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‘Ashok Leyland to combat local downcycle with global growth’

In October, its domestic sales halved to 4,565 vehicles.

, ET Bureau|
Nov 05, 2019, 10.10 AM IST
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Agencies
ASHOK-LEYLAND
Leyland, among a clutch of other vehicle makers, is in the grip of a sales downturn in India.
Ashok Leyland is negotiating the current phase of slowdown in India with fewer financial handicaps and more room for growth in the international market than during the last downturn, chairman Dheeraj Hinduja said.

The commercial vehicle maker is gearing up for an entry into Russia and push its trucks in key African markets by leveraging a new modular platform the company unveiled on Monday at its technical centre near Chennai. The Hinduja Group company is resting its global plans on this platform, which meets Bharat Stage-VI emission standards and integrates three architectures it previously used for BS-IV vehicles. The company expects to start production of BS-VI vehicles by January and the new platform will make combinations easier than before.

“In quite a few African markets where we have been selling buses, with our modular range we will now have left-hand drive units too. So, we can sell more in the Middle East and of course continue to sell in Saarc and Asean nations like Indonesia and Malaysia,” Hinduja told ET.

The Chennai-based truck and bus maker is betting big on the light commercial vehicle segment, a business segment it has turned around after buying out joint venture partner Nissan about three years ago. Hinduja said the LCV segment, in which the company holds a market share of 18.5 per cent in India, was set to have a slew of launches in the next financial year, built a platform in the works. “We took a decision about 18 months ago that we need to expand this business. As a result, you will see around March the announcement about a new range of LCV products.”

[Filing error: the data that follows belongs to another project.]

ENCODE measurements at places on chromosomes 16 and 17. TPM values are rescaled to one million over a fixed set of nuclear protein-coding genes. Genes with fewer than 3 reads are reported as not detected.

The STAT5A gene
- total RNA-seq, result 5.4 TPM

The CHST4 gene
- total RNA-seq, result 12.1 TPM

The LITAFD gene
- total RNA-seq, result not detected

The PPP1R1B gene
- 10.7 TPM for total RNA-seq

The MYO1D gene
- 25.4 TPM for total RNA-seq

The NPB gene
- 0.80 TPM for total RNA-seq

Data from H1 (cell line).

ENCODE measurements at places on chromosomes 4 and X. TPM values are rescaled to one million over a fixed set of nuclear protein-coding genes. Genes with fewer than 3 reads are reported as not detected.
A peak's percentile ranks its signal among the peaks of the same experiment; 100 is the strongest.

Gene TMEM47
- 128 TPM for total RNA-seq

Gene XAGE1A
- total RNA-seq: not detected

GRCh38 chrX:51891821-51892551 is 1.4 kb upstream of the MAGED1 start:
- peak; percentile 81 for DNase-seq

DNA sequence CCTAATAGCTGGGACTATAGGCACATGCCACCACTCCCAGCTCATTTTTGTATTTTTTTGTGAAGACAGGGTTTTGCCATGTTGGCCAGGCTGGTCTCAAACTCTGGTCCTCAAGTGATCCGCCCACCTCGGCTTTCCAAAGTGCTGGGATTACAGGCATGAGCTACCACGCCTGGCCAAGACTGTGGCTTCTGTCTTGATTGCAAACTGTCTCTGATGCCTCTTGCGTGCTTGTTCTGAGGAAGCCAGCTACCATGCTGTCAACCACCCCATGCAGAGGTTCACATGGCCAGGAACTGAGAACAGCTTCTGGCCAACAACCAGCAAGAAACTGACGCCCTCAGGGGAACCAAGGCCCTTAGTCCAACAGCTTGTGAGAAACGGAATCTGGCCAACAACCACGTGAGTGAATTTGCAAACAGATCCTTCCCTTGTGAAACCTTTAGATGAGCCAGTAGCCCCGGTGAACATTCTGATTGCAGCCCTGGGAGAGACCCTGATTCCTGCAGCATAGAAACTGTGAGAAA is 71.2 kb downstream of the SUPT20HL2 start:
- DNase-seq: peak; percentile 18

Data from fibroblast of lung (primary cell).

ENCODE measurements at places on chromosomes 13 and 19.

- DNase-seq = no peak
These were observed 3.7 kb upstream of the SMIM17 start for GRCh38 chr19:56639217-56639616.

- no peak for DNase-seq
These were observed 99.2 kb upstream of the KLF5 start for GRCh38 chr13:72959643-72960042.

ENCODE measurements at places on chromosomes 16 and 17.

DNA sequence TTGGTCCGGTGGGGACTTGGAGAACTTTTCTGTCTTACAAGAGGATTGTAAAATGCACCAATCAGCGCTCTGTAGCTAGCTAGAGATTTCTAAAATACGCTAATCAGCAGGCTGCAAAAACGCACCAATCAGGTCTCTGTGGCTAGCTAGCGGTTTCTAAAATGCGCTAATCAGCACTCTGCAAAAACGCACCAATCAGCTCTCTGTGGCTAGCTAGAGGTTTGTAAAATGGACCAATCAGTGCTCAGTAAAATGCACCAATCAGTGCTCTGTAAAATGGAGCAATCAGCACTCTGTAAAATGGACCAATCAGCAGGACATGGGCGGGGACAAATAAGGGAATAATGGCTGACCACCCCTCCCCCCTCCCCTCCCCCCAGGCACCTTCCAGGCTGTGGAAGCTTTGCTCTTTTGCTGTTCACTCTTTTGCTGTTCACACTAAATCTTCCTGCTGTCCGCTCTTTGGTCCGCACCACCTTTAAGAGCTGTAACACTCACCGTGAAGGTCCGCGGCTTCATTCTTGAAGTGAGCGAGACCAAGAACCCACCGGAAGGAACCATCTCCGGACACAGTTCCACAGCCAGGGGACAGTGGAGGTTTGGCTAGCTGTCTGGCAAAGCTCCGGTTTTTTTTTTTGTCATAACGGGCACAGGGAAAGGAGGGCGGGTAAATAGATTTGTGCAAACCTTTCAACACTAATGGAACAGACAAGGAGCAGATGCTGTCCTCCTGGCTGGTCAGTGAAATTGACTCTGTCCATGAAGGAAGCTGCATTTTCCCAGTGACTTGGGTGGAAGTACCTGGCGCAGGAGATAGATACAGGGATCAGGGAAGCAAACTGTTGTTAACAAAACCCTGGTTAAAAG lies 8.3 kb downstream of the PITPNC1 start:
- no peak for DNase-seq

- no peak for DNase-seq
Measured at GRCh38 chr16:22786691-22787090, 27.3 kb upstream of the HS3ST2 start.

Leyland, among a clutch of other vehicle makers, is in the grip of a sales downturn in India. In October, its domestic sales halved to 4,565 vehicles.

The company had anticipated buying to pick up as most BS-IV vehicles are now available at a discount ahead of the April 2020 transition to BS-VI standards, but that has not happened yet.

Hinduja said he still would not rule out a surge ahead of the transition should the government hammer out a scrappage policy for vehicles before the end of the current year. The country has 9 lakh trucks in the age of 15-25 years, according to Kotak Institutional Equities.

Hinduja predicted the downturn in the domestic commercial vehicle segment to turn around by September 2020. “This industry is cyclical. This year would have been the normal downturn year anyway. We need to be better prepared for such eventualities,” he said, adding: “As and when the next recession comes, we will not be overly dependent on the MHCV (medium and heavy commercial vehicle) segments.”

For the future, Ashok Leyland is looking at expanding into business opportunities in the services and solutions segment adjacent to core manufacturing, such as tyre replacements and insurance. A McKinsey report recently said a third of businesses for manufacturers such as Ashok Leyland could come from the solutions region in the next decade.

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